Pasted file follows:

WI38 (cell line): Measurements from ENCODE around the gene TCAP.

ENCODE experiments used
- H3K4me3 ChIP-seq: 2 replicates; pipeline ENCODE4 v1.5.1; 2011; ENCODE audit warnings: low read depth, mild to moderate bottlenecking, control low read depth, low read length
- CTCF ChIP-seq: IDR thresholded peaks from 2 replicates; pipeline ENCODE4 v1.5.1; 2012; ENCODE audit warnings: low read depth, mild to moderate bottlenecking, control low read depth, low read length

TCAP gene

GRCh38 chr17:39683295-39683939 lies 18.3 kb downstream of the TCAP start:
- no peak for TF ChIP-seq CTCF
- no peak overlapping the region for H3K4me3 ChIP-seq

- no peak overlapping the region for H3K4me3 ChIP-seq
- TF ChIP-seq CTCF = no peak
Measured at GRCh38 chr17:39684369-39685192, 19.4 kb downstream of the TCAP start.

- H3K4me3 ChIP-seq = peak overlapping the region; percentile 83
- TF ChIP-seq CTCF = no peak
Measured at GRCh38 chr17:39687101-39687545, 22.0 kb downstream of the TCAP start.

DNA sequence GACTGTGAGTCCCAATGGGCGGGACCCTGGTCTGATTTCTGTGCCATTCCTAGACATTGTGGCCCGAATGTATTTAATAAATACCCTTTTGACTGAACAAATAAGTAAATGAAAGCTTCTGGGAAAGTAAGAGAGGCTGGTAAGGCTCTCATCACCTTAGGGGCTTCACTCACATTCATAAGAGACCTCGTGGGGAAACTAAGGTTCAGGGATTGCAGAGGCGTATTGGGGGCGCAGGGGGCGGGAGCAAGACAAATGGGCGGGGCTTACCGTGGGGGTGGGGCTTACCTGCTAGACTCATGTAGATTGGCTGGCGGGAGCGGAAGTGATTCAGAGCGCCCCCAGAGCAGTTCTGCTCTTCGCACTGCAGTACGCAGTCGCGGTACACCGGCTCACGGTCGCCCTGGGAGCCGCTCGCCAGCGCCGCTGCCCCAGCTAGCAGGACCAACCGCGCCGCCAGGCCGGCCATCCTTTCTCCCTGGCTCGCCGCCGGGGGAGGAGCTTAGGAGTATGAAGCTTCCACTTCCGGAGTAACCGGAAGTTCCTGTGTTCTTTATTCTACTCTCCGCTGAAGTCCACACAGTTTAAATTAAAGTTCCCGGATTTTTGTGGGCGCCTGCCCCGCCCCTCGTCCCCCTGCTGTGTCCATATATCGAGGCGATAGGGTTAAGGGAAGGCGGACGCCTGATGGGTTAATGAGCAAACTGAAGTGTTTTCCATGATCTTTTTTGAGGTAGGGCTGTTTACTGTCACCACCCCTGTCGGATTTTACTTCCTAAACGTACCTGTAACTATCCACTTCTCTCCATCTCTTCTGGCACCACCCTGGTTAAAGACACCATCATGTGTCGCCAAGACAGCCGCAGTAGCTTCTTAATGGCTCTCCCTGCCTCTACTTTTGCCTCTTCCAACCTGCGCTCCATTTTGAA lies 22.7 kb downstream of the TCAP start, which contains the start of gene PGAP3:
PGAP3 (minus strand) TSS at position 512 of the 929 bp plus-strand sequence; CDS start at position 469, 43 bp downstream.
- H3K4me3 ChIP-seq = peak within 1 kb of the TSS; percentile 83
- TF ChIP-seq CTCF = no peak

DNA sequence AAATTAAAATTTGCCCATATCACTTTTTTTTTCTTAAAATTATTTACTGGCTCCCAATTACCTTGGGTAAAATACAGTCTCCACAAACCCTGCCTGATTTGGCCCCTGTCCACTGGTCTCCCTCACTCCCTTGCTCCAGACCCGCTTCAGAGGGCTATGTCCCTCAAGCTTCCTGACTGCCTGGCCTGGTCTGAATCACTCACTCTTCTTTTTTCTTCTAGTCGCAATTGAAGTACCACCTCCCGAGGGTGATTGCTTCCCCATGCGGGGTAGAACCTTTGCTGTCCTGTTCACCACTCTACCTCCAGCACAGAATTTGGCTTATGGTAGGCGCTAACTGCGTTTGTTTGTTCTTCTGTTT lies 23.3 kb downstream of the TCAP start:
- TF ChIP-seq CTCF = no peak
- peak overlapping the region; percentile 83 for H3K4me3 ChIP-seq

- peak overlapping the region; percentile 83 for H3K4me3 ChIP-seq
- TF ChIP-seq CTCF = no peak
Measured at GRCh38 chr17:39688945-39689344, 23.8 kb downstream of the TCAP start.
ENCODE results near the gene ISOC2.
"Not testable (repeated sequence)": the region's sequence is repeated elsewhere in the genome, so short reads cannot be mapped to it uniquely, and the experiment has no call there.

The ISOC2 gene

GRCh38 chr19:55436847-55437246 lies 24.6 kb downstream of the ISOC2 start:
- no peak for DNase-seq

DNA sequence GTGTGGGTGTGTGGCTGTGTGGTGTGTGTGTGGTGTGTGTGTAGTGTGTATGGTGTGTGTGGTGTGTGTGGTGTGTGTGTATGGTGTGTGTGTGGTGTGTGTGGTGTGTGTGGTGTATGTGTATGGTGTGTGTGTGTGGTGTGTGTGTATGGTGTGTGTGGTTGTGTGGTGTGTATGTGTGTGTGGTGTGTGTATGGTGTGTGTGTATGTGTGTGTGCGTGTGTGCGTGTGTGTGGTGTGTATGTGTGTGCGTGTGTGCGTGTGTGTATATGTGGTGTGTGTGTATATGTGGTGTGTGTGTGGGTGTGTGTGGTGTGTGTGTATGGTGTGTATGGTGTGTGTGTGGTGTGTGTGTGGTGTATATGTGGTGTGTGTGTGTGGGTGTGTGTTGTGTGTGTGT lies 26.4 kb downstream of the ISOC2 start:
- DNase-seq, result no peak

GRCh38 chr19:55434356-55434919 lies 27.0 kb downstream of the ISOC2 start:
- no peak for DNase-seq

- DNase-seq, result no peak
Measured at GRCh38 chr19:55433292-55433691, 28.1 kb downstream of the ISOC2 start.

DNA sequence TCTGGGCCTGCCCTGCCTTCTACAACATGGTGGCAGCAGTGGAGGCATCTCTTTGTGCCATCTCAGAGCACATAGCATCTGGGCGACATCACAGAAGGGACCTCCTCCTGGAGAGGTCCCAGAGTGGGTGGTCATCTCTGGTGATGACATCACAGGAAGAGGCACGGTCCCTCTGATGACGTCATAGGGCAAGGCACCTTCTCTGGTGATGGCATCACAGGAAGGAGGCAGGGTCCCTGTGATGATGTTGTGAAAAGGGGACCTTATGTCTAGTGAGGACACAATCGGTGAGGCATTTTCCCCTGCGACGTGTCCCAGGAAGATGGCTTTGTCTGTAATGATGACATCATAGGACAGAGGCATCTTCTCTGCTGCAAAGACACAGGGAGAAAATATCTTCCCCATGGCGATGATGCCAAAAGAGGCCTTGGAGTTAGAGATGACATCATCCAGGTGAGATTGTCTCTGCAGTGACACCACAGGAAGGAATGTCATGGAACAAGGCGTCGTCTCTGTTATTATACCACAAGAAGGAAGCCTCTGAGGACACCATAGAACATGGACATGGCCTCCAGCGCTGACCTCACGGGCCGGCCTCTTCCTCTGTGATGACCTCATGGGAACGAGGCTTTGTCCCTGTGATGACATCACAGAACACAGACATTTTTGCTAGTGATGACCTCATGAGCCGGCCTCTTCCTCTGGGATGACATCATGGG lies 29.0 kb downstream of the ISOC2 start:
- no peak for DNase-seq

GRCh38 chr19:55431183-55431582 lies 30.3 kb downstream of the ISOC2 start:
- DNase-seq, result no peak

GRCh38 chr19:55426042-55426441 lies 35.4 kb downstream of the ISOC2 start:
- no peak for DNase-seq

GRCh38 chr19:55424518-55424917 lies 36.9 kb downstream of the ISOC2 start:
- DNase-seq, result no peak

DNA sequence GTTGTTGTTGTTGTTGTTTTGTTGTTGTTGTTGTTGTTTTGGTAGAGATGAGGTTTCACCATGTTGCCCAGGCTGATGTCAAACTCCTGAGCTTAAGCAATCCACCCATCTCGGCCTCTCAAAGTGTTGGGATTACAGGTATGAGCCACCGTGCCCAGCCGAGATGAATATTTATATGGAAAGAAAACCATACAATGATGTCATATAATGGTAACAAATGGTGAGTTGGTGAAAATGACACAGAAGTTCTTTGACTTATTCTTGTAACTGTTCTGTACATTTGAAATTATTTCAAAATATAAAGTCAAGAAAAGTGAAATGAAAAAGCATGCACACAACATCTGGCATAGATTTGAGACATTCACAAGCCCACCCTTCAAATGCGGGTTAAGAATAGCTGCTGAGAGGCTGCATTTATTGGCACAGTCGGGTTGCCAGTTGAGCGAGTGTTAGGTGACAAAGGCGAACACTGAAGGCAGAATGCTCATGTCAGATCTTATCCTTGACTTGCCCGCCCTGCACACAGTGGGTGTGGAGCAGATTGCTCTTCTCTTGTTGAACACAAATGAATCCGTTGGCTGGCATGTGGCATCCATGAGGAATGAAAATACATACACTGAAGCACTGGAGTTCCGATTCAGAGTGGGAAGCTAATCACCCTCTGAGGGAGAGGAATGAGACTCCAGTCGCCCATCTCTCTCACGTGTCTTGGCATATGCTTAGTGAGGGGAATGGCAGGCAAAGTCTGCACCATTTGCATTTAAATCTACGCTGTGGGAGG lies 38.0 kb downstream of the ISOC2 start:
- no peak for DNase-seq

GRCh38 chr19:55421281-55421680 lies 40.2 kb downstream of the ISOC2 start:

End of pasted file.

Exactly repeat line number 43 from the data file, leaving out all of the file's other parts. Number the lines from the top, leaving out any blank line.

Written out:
- DNase-seq, result no peak